Traditional Drumming performance. I took this photo by reaching over the heads of the crowd.
Traditional Drumming performance. I took this photo by reaching over the heads of the crowd.
My actual view of the drumming performance.
My actual view of the drumming performance.
The changing of the guard at the Gyeongbok Palace.
The changing of the guard at the Gyeongbok Palace.
They do things more colorfully here than at Buckingham Palace.
They do things more colorfully here than at Buckingham Palace.

…Second Impressions of Life in Seoul

Some vignettes:

Tea here is exceedingly expensive. When you sit down to a meal and look at the drink menu, nearly everything starts at around $5, and there are no free refills. There are coffee and tea shops on every corner, midway through every block, and even more often than that, however, they’re also really expensive. Even Starbucks’ cheapest option is $3, and that’s for one tea bag in the smallest cup possible. Since I go there occasionally to work on writing, I try to look at that $3 as a chair rental fee. The cost is still a bit harsh after the $1 cups of tea I used to nurse all day with free water refills at the coffee shops where I wrote my dissertation in the Berkeley/Oakland area.

Now that the winter is over (more or less), I feel a lot more optomistic about life here. Still rather lonely and having a hard time meeting people on a more than superficial cocktail party conversation level (as is a complaint of nearly every ‘trailing spouse’ at some time or another, if not always), but at least going outside isn’t a battle with death. Neko and I have been on a few walks in the neighborhood, and visted some playgrounds, all of which are way too big for her to enjoy without active participation from me. That, of course, is getting increasingly difficult as the arrival of Panda-baby comes ever closer. Luckily, Neko enjoys the novelty of just being outside in our yard and poking at the mud. The psuedo-American neighborhood is nice for that kind of thing, even if you feel very isolated from the rest of the city.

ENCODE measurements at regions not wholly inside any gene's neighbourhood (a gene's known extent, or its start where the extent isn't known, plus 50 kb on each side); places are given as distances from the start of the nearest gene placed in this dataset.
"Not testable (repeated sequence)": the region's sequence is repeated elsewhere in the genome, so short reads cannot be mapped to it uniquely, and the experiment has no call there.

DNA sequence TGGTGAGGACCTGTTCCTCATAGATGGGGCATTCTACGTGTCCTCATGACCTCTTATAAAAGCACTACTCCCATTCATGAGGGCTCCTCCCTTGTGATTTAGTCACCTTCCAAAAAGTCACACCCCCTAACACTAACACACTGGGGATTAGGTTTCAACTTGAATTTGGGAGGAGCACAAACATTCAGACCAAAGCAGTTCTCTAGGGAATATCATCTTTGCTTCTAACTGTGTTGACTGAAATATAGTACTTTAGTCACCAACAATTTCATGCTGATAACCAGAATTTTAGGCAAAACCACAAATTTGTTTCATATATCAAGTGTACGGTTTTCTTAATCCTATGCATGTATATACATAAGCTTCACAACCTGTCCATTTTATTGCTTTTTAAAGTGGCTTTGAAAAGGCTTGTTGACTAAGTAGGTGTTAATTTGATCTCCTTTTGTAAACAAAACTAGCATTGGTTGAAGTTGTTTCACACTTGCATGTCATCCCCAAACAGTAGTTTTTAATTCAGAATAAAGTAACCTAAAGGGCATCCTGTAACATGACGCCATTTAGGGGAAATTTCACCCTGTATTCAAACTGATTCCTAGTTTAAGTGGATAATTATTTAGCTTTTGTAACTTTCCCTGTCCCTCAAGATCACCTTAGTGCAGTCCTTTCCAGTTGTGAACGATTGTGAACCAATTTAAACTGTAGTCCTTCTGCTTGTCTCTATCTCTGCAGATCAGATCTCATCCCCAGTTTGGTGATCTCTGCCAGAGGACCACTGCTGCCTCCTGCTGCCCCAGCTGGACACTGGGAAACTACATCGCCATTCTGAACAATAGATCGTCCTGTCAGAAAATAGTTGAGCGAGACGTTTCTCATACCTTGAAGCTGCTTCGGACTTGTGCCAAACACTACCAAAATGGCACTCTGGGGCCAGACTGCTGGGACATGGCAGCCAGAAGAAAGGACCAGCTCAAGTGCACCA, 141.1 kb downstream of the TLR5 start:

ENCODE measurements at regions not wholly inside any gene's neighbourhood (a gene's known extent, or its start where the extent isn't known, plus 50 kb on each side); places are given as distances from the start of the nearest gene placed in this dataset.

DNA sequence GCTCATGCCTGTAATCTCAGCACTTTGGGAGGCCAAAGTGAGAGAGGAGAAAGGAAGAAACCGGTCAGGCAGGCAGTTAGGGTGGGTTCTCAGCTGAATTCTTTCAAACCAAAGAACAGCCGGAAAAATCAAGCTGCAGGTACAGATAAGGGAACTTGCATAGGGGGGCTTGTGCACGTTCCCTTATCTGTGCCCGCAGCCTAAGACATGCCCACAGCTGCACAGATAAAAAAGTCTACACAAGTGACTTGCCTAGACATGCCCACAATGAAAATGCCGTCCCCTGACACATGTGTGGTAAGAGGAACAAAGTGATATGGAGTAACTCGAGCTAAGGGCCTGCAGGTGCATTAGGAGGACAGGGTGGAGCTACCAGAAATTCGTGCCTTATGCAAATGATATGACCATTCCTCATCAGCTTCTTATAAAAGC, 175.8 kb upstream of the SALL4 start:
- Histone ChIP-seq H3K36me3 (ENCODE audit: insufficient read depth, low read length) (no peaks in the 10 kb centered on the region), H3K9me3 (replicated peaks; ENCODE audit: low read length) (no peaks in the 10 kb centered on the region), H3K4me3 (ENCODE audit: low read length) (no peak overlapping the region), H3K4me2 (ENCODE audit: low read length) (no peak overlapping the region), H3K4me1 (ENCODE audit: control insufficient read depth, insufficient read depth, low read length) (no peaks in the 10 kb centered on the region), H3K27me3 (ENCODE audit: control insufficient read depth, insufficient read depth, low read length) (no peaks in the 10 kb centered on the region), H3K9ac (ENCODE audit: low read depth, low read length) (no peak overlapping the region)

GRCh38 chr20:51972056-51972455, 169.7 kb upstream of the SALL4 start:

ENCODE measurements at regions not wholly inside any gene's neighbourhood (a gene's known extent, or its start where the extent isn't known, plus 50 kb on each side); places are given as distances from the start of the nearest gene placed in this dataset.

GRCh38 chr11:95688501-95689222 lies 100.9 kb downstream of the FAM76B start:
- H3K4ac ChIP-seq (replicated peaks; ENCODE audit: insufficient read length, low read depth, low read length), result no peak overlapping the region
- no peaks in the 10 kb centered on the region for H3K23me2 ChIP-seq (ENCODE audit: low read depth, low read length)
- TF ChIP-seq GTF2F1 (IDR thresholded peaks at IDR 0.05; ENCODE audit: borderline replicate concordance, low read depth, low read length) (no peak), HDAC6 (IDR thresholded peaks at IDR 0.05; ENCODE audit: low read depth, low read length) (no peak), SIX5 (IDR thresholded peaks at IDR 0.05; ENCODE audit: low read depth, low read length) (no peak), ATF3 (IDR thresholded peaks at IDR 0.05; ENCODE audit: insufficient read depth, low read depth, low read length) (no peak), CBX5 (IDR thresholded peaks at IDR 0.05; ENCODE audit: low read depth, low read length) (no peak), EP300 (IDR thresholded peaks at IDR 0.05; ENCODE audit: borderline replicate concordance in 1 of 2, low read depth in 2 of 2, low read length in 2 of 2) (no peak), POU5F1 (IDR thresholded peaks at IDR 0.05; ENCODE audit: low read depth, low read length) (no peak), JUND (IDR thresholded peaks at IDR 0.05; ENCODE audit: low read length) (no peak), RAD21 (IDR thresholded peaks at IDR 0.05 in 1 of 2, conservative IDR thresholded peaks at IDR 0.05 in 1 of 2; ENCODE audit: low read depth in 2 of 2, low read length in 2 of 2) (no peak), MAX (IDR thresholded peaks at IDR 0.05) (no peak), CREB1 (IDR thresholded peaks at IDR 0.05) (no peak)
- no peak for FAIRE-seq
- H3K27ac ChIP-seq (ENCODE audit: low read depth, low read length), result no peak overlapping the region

Most of our adventuring happens on the weekends, when Mr. Adventure can come along. We hit a big palace over Lunar New Years, an aquarium in an underground mall, a nearby street full of foreign foods and sock vendors, and spent an entire day wandering through Gangnam (of Gangnam-Style fame) in search of a particular camera store. Mr. Adventure’s starting a photography class this weekend, so I am guessing he’ll get some assignments that will take us out and about in new places, but we’ve been saving some of the more interesting sights for the wave of potential visitors that might come our way (and yes, there’s room for you!).

The house is coming together, but the lack of useful storage has hampered the process a bit. The closet floors are all sloped at a 45 degree angle, to keep your shoes neatly displayed, it would seem, but that just means you can’t store anything other than shoes in the closet. So, even though we have great closets, we just don’t have enough hanging items to fill them, and everything else we put in there comes tumbling out when the doors open. In the kitchen there is only one bank of three drawers, all of them are 8″ deep. So, we put our utensils in one, our cooking tools in another, and our towels in the bottom. But, for everything else that might be drawer-worthy, we haven’t found a good solution. Shelves are wasted on ziploc bag boxes or cookie cutters, for example. We’re still puzzling it out. Neko’s penchant for unloading things has also meant that the bottom drawer is perpetually in disarray, or dumped on the floor, and that all our trash bins have to be displayed on tables or other furniture. It’s not very aesthetically pleasing. Once we finish hanging the remaining artwork, however, we’ll take some photos to show it all off.

Most recently, I wrote a chapter for an upcoming book on “how tos” related to foreign service life. I think it will be out this summer, and I’ll link you to it then. It was a fun little project, and I’d enjoy doing more things like that. I’ve also been tutoring and odd-jobbing it, as I was the first year in Dhaka. I’m going to be a stuffed animal doctor this weekend, for example, gotta use those mad sewing skills. I wonder if that would be a more steady source of clients than editing is…. 🙂